Sunlight, UV-Radiation, Vitamin D and Skin Cancer: How Much Sunlight Do We Need?

  • Michael F. Holick
Part of the Advances in Experimental Medicine and Biology book series (AEMB, volume 624)


Vitamin D is the sunshine vitamin for good reason. During exposure to sunlight, the ultraviolet B photons enter the skin and photolyze 7-dehydrocholesterol to previtamin D3 which in turn is isomerized by the body’s temperature to vitamin D3. Most humans have depended on sun for their vitamin D requirement. Skin pigment, sunscreen use, aging, time of day, season and latitude dramatically affect previtamin D3 synthesis. Vitamin D deficiency was thought to have been conquered, but it is now recognized that more than 50% of the worlds population is at risk for vitamin D deficiency. This deficiency is in part due to the inadequate fortification of foods with vitamin D and the misconception that a healthy diet contains an adequate amount of vitamin D. Vitamin D deficiency causes growth retardation and rickets in children and will precipitate and exacerbate osteopenia, osteoporosis and increase risk of fracture in adults. The vitamin D deficiency has been associated pandemic with other serious consequences including increased risk of common cancers, autoimmune diseases, infectious diseases and cardiovascular disease. There needs to be a renewed appreciation of the beneficial effect of moderate sunlight for providing all humans with their vitamin D requirement for health.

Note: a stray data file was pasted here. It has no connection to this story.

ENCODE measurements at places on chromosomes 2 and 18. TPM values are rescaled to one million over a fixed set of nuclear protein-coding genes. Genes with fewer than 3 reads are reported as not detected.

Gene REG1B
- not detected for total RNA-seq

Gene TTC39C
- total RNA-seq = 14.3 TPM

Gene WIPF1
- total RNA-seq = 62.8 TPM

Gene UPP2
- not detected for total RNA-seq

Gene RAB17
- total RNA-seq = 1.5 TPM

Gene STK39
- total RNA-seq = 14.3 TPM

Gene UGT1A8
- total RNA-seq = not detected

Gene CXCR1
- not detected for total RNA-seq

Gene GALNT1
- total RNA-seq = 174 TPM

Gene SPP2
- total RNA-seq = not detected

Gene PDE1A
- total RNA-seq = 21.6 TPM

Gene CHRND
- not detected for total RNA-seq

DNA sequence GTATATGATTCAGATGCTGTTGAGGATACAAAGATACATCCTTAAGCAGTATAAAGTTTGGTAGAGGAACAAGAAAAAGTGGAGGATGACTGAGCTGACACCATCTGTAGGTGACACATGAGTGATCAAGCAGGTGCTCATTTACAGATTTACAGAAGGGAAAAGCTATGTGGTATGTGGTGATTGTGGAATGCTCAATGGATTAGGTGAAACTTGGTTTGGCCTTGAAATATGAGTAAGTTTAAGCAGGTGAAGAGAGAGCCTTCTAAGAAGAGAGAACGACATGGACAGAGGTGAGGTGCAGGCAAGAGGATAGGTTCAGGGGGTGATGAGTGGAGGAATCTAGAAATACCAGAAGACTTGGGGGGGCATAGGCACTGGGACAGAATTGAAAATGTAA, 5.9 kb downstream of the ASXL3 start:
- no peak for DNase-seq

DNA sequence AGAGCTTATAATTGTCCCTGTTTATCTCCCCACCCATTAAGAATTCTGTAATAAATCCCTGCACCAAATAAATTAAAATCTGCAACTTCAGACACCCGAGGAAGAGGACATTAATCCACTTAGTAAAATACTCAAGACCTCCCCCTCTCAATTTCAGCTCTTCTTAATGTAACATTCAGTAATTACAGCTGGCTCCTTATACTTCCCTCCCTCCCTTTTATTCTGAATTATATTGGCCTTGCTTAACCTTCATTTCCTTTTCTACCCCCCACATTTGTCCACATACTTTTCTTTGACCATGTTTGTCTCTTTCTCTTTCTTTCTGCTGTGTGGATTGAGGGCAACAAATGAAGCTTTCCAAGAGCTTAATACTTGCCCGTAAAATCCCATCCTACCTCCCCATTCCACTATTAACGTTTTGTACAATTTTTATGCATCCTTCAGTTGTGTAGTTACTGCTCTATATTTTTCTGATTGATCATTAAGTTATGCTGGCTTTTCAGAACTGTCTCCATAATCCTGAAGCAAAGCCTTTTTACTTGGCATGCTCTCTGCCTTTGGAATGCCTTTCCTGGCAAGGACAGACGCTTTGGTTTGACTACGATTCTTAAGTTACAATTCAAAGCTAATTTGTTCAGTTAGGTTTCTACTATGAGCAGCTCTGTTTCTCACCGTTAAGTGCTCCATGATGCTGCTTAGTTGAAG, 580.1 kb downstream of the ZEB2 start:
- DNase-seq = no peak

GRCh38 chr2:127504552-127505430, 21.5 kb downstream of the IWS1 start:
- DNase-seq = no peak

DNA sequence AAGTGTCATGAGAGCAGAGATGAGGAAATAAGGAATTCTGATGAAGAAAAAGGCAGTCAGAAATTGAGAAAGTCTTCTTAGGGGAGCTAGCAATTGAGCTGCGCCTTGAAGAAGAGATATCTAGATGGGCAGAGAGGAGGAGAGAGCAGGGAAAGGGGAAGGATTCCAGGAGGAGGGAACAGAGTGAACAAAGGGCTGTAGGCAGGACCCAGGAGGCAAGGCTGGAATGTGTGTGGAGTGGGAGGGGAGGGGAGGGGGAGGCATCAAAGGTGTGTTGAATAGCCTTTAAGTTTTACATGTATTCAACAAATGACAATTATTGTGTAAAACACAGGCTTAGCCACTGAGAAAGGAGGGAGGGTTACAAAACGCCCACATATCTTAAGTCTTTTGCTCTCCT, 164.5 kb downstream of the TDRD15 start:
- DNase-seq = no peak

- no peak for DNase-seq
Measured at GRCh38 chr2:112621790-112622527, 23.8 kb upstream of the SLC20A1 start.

Skin Cancer Nonmelanoma Skin Cancer Raise Blood Level Antirachitic Activity Time Ofday 
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Copyright information

© Landes Bioscience and Springer Science+Business Media 2008

Authors and Affiliations

  • Michael F. Holick
    • 1
  1. 1.Department of Medicine, Section of Endocrinology, Nutrition and Diabetes Vitamin D, Skin and Bone Research LaboratoryBoston University Medical CenterBostonUSA

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